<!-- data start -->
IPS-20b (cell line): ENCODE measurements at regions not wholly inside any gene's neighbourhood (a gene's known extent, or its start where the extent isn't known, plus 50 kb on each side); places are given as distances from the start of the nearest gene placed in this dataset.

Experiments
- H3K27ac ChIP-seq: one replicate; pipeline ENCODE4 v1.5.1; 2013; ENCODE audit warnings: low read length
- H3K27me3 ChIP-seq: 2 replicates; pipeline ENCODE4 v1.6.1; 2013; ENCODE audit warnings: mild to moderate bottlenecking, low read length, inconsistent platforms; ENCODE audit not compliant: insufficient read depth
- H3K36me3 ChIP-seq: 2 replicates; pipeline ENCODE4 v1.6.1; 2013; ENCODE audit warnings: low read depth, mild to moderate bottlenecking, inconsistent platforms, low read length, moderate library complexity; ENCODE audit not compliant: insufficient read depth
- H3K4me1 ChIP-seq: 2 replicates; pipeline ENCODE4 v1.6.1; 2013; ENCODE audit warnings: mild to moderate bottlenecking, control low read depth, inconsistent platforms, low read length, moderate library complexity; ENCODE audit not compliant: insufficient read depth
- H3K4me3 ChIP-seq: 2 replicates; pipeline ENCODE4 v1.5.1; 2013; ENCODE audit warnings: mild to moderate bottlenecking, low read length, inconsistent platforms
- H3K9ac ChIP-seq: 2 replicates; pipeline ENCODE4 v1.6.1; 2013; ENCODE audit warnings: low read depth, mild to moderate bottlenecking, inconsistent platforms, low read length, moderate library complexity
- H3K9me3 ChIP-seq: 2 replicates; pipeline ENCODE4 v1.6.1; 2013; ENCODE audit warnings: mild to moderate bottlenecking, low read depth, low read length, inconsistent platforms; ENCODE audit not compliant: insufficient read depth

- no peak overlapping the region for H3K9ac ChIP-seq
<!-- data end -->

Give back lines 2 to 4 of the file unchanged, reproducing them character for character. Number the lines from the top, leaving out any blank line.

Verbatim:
Experiments
- H3K27ac ChIP-seq: one replicate; pipeline ENCODE4 v1.5.1; 2013; ENCODE audit warnings: low read length
- H3K27me3 ChIP-seq: 2 replicates; pipeline ENCODE4 v1.6.1; 2013; ENCODE audit warnings: mild to moderate bottlenecking, low read length, inconsistent platforms; ENCODE audit not compliant: insufficient read depth